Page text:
He took a lot of insults from me before finally reaching out and grabbing me by the tie and pulling me into his face. He proceeded to tell me what an ingrate I was, and that if I continued to interfere in the match, he would squash me like a grape, put me in his mouth, and spit me out like yesterday's gum.
Orton took about as much of this abuse to his manager as he could, pulled Etchison off, and proceeded to beat the living bageebers out of him. We had two big guys jump into the ring from the audience that night, and it was all the riot squad could do to hold off any more. They battled back and forth, using every basic wrestling hold that was taught to them. The match went the entire 30 minutes to a draw, and when we were leaving the ringside area, Ronnie had the microphone and was pleading with Promoter Gust Karras for a rematch.
Of course, Ronnie got his way, and they met again two weeks later in the same ring, with me handcuffed to Bob Geigel. I really didn't appreciate the humor that Geigel had on his face when he was connected to me, but I didn't have much choice. They wrestled to a 45-minute draw return match that had fans standing and applauding them both at the end. I was just happy to get rid of that big ape, Geigel, from my arm.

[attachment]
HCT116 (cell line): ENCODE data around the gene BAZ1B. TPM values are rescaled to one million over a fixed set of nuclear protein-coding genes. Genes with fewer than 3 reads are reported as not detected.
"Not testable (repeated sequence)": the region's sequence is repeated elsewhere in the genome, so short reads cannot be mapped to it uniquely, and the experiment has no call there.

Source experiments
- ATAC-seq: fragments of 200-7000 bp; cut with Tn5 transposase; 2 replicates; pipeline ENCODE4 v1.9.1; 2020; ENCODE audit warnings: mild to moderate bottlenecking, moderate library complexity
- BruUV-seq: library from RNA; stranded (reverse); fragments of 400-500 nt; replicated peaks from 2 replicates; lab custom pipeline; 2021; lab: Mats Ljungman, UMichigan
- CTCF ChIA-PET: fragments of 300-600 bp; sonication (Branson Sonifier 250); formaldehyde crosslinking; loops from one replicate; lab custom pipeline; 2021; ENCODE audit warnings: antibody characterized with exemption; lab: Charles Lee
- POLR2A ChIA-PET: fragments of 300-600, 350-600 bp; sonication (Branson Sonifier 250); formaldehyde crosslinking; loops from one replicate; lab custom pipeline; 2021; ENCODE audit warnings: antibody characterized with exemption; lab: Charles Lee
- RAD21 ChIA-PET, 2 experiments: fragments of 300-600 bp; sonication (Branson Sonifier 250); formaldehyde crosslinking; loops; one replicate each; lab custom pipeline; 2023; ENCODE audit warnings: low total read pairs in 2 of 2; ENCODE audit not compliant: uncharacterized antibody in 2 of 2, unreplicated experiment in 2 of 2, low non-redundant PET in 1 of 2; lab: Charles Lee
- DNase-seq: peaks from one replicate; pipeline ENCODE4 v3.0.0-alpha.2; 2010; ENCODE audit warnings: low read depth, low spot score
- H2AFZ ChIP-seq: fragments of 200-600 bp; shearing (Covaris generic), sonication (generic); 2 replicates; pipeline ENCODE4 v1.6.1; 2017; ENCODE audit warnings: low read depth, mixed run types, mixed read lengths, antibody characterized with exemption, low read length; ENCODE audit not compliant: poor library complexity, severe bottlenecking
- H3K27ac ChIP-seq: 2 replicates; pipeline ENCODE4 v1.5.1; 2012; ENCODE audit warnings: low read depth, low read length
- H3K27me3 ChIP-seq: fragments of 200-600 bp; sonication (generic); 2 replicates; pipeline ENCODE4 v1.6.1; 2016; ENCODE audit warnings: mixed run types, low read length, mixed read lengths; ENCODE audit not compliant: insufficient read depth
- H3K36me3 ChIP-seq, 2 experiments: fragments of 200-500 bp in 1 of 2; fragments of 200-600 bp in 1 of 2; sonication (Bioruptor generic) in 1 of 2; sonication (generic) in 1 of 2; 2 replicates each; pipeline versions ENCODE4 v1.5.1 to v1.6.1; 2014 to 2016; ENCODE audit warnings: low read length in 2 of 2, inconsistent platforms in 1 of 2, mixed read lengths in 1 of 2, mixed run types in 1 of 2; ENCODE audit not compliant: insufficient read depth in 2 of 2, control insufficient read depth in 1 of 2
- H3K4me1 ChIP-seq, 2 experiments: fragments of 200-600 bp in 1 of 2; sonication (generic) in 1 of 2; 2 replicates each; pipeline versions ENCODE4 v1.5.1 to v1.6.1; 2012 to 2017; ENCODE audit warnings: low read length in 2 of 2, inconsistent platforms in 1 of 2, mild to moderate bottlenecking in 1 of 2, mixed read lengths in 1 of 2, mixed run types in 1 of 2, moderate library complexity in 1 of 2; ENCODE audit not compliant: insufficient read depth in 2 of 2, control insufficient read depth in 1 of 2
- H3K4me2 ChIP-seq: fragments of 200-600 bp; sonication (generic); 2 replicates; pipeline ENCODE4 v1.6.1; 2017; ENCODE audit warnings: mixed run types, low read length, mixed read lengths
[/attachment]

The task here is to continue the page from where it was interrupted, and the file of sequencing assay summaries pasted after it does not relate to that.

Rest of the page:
In his retirement years, Bob paid a visit, while attending a class reunion in Kansas City, Kansas, to Ronnie Etchison, who was in a rest home and suffering very badly from the effects of the years on the road. Bob said to me that Ronnie just sat there and stared out the window near his bed and didn't respond. Ron died a few months after Bob's visit and is buried in his home town of St. Joseph, Missouri. Rest in Peace, Ron.
In the many matches they had, nobody really grabbed the spotlight entirely---they shared it together as professionals. They fought long and bitter matches that left them sometimes confined to a hospital bed for extended periods at a time. Both men had respect for each other.
Bob Orton Sr. has passed away a few years ago from a massive heart attack , but his legacy continued thru his son Bob Jr. and his grandson Randy ... the current WWE Heavyweight Champion.
Percival A. Friend,